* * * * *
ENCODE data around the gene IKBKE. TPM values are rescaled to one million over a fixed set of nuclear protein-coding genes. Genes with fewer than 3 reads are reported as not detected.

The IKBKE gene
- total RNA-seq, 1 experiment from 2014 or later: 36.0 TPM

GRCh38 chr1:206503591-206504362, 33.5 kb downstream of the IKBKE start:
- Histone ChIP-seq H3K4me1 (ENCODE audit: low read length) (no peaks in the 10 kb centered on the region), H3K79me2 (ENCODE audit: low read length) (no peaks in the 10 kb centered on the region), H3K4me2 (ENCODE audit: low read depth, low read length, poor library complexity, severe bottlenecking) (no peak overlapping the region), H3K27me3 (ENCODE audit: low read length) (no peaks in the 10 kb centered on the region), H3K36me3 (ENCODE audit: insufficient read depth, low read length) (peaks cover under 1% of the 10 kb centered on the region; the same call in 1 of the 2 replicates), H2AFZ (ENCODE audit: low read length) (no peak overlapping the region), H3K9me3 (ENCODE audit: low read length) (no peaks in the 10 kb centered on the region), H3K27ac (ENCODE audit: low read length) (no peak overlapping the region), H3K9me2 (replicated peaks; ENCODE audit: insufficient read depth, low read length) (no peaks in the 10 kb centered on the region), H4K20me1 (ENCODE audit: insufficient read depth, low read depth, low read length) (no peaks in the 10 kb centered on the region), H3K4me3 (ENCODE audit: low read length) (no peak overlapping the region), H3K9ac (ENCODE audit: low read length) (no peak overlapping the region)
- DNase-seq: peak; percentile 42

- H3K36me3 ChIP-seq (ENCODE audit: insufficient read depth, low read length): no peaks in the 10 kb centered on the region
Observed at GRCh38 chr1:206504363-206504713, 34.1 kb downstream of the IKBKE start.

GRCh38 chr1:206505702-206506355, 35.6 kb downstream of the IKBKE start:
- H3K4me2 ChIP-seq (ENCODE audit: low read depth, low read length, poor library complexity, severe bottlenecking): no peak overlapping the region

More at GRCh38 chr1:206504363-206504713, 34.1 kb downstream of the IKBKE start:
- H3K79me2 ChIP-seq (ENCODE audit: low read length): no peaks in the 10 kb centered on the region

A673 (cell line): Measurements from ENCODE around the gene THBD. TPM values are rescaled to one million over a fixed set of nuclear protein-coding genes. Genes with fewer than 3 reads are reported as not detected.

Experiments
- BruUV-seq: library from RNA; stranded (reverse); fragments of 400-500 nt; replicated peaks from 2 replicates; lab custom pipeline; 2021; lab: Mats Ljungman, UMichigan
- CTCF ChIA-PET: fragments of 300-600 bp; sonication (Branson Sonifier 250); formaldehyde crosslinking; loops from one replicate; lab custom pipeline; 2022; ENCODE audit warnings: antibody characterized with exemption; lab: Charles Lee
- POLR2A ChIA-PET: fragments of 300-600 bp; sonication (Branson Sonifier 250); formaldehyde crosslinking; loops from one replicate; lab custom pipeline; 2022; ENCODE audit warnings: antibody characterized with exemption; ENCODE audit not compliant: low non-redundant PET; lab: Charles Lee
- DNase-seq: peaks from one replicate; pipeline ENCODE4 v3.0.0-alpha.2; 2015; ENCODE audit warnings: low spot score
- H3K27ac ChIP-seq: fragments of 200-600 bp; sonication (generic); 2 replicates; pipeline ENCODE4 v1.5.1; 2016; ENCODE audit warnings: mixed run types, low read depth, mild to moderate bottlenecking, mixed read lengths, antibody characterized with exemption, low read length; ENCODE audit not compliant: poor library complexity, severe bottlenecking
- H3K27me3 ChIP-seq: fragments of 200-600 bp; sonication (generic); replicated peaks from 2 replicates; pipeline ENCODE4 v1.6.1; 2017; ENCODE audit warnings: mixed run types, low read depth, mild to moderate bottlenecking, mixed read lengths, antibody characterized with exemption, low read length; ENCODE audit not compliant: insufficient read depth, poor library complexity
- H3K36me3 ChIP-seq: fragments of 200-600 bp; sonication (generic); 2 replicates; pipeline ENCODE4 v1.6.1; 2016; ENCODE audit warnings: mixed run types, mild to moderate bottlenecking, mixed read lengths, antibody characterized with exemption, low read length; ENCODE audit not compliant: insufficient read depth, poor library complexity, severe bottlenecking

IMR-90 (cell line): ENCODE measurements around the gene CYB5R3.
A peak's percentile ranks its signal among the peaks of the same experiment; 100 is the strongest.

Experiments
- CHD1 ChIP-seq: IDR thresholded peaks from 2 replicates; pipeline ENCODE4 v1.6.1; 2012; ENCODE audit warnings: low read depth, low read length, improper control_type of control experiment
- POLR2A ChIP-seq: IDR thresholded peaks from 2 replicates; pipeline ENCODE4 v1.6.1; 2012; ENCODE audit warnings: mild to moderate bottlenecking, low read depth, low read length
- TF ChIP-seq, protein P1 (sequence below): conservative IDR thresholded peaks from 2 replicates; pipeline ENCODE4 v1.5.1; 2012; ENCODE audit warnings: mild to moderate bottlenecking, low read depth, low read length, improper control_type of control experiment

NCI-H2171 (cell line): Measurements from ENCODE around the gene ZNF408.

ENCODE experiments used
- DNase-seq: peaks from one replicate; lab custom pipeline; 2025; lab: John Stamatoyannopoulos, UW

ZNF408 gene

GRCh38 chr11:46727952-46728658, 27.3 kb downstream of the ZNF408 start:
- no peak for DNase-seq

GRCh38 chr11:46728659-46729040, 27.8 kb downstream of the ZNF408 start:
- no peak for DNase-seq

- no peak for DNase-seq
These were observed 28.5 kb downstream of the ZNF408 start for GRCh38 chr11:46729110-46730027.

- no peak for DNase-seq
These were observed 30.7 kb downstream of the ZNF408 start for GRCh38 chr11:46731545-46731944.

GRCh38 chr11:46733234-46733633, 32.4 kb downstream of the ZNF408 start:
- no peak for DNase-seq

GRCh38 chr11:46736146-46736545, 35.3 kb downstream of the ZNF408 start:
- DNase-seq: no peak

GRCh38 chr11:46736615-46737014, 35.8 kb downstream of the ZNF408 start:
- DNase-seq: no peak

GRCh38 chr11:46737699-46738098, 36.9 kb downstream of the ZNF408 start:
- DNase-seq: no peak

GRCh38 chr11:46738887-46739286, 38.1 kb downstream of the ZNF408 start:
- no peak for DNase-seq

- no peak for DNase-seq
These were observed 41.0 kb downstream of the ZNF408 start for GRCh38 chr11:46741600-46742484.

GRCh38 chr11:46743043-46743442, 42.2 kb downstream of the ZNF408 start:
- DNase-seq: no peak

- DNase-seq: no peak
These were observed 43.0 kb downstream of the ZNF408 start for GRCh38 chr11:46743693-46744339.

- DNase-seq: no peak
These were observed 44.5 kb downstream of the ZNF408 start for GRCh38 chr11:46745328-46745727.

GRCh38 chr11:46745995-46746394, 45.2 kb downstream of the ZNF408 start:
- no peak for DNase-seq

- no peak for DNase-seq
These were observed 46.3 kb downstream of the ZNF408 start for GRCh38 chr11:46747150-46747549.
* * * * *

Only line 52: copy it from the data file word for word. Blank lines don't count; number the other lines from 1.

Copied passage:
GRCh38 chr11:46743043-46743442, 42.2 kb downstream of the ZNF408 start: